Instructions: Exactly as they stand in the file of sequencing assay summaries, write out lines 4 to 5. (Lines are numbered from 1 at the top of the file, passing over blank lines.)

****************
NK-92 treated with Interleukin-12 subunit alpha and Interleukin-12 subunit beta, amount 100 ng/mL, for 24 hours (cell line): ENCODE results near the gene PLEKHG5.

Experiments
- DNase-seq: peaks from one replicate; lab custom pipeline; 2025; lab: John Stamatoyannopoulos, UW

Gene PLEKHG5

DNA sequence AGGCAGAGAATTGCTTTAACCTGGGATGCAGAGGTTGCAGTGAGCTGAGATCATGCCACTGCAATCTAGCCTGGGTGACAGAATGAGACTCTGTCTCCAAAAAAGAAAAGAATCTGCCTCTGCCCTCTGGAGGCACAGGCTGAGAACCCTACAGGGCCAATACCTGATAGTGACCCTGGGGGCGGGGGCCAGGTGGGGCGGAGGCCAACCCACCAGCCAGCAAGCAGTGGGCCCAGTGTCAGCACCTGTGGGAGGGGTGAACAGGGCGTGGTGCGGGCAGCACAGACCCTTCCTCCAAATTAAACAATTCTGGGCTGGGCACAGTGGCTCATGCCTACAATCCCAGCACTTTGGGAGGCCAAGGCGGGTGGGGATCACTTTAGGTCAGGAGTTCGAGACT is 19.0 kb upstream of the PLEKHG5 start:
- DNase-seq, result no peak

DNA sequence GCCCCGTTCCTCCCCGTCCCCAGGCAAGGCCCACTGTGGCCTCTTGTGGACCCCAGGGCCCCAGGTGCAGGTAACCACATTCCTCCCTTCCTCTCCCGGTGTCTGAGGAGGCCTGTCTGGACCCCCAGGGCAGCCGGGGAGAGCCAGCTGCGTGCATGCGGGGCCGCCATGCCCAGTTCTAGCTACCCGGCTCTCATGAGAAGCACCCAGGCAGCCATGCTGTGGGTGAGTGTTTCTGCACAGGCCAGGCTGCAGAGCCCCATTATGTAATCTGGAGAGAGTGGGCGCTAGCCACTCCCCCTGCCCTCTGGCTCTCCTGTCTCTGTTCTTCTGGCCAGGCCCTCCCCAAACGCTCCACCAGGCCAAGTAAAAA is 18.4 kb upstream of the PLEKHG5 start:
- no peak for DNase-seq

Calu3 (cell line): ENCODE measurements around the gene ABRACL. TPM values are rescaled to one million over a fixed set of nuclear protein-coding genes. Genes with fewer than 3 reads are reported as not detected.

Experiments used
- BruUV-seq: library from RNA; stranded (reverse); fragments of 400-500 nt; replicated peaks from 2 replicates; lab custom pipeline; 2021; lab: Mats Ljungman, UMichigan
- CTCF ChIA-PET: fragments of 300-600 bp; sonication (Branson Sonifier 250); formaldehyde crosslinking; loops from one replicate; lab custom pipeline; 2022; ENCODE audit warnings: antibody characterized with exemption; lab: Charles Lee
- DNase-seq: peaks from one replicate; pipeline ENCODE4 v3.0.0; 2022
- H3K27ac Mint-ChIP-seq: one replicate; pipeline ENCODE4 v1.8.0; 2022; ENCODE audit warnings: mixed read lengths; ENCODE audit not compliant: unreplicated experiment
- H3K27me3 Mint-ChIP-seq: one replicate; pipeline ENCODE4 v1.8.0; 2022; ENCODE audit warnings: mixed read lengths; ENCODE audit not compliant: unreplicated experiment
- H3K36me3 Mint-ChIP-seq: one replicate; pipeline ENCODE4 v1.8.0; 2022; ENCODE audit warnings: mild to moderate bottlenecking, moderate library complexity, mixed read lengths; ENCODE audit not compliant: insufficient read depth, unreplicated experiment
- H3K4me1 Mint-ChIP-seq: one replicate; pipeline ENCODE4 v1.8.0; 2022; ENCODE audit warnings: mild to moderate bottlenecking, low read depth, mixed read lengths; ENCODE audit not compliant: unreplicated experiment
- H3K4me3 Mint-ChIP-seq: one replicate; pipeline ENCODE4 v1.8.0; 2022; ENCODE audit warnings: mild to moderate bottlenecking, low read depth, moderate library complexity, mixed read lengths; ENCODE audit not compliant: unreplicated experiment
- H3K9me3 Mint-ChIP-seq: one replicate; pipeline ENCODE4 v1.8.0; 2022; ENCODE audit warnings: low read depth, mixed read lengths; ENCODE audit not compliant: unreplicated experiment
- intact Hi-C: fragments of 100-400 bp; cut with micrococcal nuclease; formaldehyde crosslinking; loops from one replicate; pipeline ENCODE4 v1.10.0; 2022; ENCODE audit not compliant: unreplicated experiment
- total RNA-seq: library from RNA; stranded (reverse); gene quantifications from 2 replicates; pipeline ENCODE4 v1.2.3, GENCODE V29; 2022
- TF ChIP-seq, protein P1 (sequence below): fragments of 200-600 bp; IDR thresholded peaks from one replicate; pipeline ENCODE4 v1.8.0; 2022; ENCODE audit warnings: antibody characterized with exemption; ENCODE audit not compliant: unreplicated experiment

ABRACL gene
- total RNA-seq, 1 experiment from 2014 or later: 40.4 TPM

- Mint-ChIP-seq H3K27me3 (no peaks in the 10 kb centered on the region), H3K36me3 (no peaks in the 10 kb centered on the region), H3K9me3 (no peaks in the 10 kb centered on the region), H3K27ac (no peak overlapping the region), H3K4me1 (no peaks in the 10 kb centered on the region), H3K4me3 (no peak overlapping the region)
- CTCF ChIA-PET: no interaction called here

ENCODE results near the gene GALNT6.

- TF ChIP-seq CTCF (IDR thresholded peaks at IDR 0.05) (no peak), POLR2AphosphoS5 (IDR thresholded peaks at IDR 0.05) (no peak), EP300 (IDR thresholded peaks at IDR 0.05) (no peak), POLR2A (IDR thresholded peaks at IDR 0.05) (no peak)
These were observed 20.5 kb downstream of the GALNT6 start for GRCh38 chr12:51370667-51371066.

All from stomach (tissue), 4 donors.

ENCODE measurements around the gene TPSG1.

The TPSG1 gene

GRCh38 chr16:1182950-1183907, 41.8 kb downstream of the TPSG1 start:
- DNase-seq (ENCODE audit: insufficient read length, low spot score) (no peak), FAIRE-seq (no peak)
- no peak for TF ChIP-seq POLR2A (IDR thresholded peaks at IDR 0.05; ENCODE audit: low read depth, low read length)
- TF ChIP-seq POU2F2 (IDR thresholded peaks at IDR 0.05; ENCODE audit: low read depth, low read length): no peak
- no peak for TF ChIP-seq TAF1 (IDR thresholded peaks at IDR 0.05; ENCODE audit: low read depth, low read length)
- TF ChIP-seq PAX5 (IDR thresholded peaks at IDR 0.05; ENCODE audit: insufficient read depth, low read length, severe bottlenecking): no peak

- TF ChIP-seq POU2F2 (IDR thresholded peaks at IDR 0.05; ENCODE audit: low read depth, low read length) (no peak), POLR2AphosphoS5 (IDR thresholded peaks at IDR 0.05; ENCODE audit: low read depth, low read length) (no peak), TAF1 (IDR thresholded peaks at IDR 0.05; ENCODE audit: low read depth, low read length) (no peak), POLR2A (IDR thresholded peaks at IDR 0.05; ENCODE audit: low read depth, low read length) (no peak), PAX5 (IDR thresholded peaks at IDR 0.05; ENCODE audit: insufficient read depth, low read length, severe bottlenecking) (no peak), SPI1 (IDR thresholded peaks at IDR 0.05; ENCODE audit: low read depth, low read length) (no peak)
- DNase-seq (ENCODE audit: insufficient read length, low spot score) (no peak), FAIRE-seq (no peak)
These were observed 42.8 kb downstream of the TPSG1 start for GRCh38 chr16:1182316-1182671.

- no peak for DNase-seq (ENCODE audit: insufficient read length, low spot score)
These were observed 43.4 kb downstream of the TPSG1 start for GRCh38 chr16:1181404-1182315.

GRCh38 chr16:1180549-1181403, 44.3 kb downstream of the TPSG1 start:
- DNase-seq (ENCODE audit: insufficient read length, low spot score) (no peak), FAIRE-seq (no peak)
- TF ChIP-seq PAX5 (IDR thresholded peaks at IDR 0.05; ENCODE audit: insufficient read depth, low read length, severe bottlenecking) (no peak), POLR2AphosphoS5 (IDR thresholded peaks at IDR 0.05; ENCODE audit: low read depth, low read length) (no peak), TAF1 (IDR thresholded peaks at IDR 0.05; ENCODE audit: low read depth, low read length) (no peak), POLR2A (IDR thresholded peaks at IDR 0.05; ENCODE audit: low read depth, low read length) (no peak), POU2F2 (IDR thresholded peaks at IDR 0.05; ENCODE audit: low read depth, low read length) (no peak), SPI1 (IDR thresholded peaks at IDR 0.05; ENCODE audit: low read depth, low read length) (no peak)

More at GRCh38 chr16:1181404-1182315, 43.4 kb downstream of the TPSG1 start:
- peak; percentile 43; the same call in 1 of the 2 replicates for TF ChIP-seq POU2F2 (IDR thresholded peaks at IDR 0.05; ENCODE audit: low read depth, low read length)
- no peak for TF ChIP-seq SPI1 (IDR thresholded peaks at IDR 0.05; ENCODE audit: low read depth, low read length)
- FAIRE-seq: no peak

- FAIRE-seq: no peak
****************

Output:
Gene PLEKHG5

DNA sequence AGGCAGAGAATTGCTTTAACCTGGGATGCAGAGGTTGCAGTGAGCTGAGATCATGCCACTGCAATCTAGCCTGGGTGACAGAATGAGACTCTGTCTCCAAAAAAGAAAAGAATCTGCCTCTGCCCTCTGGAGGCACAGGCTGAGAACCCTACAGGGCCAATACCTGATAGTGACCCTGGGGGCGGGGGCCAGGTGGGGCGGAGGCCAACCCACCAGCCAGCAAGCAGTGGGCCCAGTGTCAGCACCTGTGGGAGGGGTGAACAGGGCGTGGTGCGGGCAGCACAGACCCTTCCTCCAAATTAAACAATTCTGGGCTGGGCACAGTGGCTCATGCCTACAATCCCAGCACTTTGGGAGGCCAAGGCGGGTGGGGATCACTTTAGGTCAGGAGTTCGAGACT is 19.0 kb upstream of the PLEKHG5 start: